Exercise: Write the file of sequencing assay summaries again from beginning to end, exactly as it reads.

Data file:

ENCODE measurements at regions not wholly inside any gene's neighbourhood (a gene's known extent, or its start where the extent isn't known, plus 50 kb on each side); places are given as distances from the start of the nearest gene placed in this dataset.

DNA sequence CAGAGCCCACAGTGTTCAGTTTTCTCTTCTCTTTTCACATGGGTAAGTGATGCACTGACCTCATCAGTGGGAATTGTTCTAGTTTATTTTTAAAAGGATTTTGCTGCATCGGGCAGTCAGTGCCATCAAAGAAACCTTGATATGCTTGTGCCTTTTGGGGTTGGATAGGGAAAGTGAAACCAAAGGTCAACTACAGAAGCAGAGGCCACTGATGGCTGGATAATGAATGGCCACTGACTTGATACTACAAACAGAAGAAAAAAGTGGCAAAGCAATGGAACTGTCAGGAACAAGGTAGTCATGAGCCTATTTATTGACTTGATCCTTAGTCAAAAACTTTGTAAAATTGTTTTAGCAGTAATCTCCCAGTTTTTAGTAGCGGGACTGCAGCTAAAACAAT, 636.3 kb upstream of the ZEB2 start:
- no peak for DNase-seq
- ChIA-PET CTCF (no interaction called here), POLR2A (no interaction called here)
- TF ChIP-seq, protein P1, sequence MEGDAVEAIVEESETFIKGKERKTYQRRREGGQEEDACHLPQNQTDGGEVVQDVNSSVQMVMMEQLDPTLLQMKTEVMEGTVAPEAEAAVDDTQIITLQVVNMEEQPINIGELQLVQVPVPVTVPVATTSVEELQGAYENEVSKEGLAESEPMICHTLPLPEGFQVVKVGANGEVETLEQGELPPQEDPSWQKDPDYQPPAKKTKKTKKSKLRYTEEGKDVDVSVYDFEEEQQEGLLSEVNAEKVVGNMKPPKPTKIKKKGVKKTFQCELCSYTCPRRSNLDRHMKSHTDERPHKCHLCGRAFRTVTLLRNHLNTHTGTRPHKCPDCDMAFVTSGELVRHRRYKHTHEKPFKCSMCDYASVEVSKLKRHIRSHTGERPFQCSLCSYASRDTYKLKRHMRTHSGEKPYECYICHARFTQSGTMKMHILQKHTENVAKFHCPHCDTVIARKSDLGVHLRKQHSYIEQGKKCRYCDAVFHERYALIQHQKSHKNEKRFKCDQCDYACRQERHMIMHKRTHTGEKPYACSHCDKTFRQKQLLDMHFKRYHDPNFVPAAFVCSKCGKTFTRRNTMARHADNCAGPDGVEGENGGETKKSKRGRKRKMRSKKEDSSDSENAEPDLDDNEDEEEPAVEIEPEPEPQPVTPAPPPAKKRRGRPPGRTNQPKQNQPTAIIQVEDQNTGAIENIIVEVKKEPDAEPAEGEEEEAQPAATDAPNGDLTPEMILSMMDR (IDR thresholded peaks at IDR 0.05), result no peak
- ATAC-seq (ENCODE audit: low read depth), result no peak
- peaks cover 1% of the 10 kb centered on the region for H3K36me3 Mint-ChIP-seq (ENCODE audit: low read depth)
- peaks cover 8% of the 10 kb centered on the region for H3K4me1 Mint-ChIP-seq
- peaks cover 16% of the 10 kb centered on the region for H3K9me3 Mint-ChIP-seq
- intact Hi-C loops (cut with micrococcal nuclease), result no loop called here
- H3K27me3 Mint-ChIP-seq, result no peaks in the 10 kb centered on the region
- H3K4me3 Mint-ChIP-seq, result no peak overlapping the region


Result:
ENCODE measurements at regions not wholly inside any gene's neighbourhood (a gene's known extent, or its start where the extent isn't known, plus 50 kb on each side); places are given as distances from the start of the nearest gene placed in this dataset.

DNA sequence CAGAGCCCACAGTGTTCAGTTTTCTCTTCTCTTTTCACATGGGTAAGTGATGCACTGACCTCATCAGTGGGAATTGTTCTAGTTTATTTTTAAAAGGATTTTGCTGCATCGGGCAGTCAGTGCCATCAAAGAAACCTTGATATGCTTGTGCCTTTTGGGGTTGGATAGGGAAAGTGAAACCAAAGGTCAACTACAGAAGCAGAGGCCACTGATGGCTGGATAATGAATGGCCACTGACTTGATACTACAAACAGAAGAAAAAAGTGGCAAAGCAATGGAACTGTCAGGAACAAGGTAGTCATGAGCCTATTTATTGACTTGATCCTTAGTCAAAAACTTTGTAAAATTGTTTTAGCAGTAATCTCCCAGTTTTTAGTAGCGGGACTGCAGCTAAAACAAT, 636.3 kb upstream of the ZEB2 start:
- no peak for DNase-seq
- ChIA-PET CTCF (no interaction called here), POLR2A (no interaction called here)
- TF ChIP-seq, protein P1, sequence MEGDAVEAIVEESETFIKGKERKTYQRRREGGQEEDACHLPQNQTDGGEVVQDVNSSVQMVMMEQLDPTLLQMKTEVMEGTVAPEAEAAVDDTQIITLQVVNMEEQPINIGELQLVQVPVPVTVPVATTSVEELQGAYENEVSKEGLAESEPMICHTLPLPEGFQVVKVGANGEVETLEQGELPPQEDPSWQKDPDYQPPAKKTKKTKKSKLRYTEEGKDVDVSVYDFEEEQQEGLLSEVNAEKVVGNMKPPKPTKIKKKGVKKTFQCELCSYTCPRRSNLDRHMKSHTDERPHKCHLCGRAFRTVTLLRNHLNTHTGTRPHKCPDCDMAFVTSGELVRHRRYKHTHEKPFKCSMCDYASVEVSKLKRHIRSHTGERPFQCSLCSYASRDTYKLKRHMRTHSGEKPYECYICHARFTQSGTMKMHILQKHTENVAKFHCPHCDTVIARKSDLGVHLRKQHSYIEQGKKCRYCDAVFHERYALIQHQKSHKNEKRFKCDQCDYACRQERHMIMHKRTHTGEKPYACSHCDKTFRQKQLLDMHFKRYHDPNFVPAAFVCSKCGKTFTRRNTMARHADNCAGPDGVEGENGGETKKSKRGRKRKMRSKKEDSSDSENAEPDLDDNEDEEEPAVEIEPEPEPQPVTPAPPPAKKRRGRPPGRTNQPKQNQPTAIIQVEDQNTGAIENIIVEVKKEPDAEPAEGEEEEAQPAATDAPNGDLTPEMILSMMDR (IDR thresholded peaks at IDR 0.05), result no peak
- ATAC-seq (ENCODE audit: low read depth), result no peak
- peaks cover 1% of the 10 kb centered on the region for H3K36me3 Mint-ChIP-seq (ENCODE audit: low read depth)
- peaks cover 8% of the 10 kb centered on the region for H3K4me1 Mint-ChIP-seq
- peaks cover 16% of the 10 kb centered on the region for H3K9me3 Mint-ChIP-seq
- intact Hi-C loops (cut with micrococcal nuclease), result no loop called here
- H3K27me3 Mint-ChIP-seq, result no peaks in the 10 kb centered on the region
- H3K4me3 Mint-ChIP-seq, result no peak overlapping the region